Lawmakers lean in to get virus testing at Pittsfield CVS

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PITTSFIELD — "Once again," the lawmakers' lament to Boston said, "the Berkshires get ignored, even when it comes to testing."

This Friday, pleas to expand the availability of testing for the coronavirus will bear fruit when the drugstore chain CVS debuts self-administered swabs at its West Street location. It will be the first alternative to public testing administered by Berkshire Health Systems. The closest CVS location offering tests has been West Springfield.

While lawmakers and the city's health director applaud the expansion, they warn that until tests for the virus are widely available, Berkshire County's confirmed cases tally might be misleading. As of Wednesday, the county had at least 537 cases, according to the state Department of Public Health.

"We're a little concerned about the numbers here, to make sure they're real," said state Rep. John Barrett III, D-North Adams.

Barrett and state Rep. William "Smitty" Pignatelli, D-Lenox, have been pushing the state DPH and other state officials to bring more testing to the region.

"Mainly to get our frontline people tested," Barrett said. "Our first responders. We're concerned about that."

But, wider testing also is needed, he and others say, to lift public confidence and to be sure to identify clusters of new infection.

"This is great news," said Gina Armstrong, Pittsfield's director of public health. "The more testing, the better, and then doing the contact tracing as quickly as we can."

Armstrong said she plans to study the CVS approach to testing, including its reliability.

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Meantime, testing for the virus continues at Berkshire Medical Center in Pittsfield and at facilities in North Adams and Great Barrington. The tests are available at a drive-thru location at BMC to people with a physician's referral.

Tests also are available there and at 10 Maple Ave. in Great Barrington and the North Adams Campus of BMC for people who will undergo surgical procedures. More testingPignatelli said he wrote to Lt. Gov. Karyn Polito for help in getting more testing in place — and not ignoring the Berkshires.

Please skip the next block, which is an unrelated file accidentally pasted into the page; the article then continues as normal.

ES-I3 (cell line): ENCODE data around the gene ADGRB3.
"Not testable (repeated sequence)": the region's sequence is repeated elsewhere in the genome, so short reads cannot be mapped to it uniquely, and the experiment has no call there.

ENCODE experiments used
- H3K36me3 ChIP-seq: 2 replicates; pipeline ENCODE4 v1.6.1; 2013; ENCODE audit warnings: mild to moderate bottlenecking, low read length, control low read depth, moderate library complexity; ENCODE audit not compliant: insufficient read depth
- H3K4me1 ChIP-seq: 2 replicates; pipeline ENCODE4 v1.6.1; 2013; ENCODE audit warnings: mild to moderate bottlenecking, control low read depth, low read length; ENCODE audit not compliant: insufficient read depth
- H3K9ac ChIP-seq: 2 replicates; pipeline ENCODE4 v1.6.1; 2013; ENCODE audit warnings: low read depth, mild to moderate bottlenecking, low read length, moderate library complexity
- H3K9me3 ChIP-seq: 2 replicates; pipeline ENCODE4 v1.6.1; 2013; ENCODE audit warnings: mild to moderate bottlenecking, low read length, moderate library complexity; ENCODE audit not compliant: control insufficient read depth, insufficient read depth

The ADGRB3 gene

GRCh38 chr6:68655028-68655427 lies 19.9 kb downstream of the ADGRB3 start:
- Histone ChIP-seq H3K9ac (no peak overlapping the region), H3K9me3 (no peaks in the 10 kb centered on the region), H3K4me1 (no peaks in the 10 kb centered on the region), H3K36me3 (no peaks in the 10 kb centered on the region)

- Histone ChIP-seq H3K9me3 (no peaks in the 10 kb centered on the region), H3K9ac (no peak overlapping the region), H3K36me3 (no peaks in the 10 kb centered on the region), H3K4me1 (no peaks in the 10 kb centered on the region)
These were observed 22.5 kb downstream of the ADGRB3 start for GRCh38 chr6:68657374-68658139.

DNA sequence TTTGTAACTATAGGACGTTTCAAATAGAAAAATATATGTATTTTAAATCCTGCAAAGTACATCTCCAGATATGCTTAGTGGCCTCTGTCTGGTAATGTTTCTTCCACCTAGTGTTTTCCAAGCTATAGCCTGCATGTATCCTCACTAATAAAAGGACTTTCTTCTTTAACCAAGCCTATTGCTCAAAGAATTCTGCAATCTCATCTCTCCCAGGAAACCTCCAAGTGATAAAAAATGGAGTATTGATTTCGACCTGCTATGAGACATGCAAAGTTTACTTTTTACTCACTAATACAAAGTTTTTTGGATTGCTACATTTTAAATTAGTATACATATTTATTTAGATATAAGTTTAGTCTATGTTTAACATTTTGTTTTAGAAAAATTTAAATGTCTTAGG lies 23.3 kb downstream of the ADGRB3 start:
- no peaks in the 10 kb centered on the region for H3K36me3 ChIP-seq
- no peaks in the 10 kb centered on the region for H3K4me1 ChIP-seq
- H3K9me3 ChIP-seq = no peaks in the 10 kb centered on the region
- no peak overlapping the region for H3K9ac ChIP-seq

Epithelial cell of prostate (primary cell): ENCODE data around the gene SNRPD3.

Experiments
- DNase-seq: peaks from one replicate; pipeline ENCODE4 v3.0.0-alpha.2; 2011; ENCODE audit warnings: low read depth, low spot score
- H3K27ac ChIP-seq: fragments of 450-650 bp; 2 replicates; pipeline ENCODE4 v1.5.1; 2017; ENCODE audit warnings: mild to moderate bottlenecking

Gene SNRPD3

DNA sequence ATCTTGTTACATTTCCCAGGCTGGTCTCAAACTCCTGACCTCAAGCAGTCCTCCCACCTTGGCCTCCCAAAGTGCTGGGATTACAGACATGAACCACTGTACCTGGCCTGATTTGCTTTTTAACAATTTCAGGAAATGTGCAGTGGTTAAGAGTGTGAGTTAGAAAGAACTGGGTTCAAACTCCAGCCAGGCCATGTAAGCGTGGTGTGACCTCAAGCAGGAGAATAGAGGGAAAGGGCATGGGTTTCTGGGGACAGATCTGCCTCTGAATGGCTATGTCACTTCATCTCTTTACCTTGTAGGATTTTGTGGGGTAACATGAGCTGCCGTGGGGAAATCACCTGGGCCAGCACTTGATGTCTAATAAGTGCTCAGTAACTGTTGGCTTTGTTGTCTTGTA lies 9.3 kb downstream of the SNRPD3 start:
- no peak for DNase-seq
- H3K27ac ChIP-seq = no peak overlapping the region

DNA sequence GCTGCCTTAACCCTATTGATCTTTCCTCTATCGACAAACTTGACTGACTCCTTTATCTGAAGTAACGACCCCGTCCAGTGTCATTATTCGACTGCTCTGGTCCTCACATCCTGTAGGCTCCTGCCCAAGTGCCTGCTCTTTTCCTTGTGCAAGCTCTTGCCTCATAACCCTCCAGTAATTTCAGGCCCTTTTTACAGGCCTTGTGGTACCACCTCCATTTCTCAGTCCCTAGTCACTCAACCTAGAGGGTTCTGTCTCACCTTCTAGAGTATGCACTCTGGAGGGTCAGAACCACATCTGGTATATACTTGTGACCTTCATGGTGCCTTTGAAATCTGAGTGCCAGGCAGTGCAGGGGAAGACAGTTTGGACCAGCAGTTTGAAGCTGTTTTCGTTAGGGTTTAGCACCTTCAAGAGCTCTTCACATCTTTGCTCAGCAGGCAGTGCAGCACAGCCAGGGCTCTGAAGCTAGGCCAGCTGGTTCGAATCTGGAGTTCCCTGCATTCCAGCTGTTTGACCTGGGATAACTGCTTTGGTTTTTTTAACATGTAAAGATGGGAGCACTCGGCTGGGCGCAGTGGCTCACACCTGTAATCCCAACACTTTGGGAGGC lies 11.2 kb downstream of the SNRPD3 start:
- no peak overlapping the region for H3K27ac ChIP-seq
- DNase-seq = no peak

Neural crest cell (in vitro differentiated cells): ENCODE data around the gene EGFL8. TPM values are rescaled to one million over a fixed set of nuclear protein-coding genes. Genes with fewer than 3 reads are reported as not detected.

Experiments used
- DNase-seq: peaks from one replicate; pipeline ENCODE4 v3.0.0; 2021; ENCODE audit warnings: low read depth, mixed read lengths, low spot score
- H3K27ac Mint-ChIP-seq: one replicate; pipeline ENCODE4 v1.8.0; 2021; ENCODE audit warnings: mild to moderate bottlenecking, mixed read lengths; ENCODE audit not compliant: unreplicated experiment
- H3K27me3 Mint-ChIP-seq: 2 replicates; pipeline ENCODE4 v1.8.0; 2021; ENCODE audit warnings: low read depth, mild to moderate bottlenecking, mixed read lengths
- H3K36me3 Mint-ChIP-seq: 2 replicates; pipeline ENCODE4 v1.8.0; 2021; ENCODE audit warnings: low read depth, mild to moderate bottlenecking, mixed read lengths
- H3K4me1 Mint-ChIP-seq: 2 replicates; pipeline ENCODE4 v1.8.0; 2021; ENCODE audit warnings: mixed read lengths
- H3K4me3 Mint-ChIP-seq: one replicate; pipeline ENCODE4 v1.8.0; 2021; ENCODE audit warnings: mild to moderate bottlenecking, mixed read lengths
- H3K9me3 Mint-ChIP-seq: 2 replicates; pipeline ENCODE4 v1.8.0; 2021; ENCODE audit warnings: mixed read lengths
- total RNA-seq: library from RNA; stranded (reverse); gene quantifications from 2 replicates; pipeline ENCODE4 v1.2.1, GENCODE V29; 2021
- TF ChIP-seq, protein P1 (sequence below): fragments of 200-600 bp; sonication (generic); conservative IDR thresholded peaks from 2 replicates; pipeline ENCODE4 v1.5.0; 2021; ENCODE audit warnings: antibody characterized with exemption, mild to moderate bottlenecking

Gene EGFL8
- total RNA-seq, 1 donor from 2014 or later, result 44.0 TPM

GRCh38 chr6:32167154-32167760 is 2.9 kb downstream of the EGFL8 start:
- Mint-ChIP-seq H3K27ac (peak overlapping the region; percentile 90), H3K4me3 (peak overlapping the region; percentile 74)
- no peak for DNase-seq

"I think people have a false sense of security," Pignatelli said. Though the county had a population of 124,944 people in 2019, according to the Census Bureau, Berkshire Medical Center reports that it had conducted 7,474 tests as of Wednesday. Of those, 500 were positive and results are pending for 117.

"After 10 weeks, that's not a lot of people. It gives people a false hope that everything is good here in the Berkshires," Pignatelli said.

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Wider testing can help map the presence of the virus, particularly at a time when restrictions are being lifted and people are coming, more and more, into contact with one another."That's going to be a problem if we don't have a good baseline," Pignatelli said.

State Sen. Adam Hinds, D-Pittsfield, said the CVS testing can play a role in establishing that baseline. He noted that Gov. Charlie Baker has set a goal of testing 45,000 people a day in July and 75,000 a day by the end of the year. So far, the state has tested about 545,500 people; it is testing about 10,000 or fewer people most days.

"We're going to need an all-hands-on-deck approach," Hinds said of that plan.

Testing is crucial in enabling health care workers to detect outbreaks, particularly in places like congregate housing, Hinds said. But, given the high cost of testing, it is likely to be part of a group of solutions that includes contact tracing, including by employers, and embracing of existing policies on social distancing and use of masks.

Hinds served as a Senate observer on the proceedings of the governor's reopening advisory board — a role that he said helped him appreciate the nuances of testing.Getting CVS testAll tests at the CVS locations are done through appointment by signing up online and are only available to people age 18 or older. The actual tests are administered through a nasal swab by the customer, not a CVS employee.

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The first question that comes up online is whether you have a doctor's referral.

But, that isn't a make-or-break matter. Even if the applicant selects "no," the system will continue to process a request for an appointment.

People are asked to detail their medical histories — including the existence of conditions that are associated with increased risk of contracting COVID-19, the disease caused by the coronavirus.

"Test supplies are extremely limited. Help those who need testing the most by answering truthfully," the site says.

The system also asks whether the person seeking a test is a health care worker, first responder or law enforcement officer. It also asks if the person lives in a nursing home or long-term care facility or works or lives in a treatment facility or group home.

Those locations have become priorities for testing.

CVS also appears to give preference to people who are caregivers for someone older than 60 or a person with a weakened immune system. The site notes that "details will be confirmed on site at your visit."

Larry Parnass can be reached at, at @larryparnass on Twitter and 413-588-8341.


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